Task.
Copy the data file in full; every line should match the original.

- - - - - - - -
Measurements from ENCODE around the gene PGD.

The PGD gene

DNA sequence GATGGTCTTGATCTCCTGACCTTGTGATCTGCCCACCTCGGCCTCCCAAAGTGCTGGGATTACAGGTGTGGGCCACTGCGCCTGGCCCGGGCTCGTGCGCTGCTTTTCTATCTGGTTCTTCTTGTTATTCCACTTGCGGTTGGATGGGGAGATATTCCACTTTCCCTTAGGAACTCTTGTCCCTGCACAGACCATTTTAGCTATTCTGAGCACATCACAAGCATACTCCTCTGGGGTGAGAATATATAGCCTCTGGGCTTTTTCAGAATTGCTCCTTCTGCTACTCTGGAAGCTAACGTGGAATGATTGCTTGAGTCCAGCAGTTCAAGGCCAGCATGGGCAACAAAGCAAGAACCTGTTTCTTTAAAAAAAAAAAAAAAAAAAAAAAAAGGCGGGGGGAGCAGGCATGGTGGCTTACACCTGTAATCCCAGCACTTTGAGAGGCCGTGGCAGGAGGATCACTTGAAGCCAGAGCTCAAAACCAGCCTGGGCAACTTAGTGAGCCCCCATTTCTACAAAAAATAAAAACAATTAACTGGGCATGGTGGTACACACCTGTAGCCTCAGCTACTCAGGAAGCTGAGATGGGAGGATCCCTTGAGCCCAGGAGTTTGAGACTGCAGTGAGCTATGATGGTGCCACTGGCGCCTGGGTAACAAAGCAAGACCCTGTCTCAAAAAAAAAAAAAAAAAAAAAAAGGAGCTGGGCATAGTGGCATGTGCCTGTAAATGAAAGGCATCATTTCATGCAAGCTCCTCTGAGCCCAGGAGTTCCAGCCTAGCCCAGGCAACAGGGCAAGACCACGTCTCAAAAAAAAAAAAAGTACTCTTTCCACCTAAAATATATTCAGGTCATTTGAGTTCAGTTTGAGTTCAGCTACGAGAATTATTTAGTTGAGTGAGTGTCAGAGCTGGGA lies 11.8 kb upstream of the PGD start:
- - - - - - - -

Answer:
Measurements from ENCODE around the gene PGD.

The PGD gene

DNA sequence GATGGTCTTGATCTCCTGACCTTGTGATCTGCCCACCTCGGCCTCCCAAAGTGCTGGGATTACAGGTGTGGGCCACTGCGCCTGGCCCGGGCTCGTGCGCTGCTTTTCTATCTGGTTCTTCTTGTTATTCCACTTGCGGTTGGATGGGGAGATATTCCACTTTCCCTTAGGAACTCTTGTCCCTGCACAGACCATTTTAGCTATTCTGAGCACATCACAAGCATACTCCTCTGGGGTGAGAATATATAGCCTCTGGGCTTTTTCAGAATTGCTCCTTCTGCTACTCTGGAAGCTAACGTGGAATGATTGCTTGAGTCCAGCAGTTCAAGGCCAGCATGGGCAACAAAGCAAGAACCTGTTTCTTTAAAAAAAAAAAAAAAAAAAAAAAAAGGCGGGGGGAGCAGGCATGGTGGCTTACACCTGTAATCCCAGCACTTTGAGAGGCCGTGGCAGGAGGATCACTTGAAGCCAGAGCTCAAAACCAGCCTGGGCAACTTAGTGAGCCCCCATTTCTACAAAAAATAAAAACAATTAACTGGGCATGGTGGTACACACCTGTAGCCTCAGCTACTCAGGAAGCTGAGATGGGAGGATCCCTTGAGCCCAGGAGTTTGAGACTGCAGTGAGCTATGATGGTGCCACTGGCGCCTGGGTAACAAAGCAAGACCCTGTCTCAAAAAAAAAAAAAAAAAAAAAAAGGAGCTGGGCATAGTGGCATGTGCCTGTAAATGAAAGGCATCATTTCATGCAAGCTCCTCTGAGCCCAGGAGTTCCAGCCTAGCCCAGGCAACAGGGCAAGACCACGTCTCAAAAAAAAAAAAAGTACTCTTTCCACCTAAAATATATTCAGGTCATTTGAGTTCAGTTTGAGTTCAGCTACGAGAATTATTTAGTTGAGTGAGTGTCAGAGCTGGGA lies 11.8 kb upstream of the PGD start: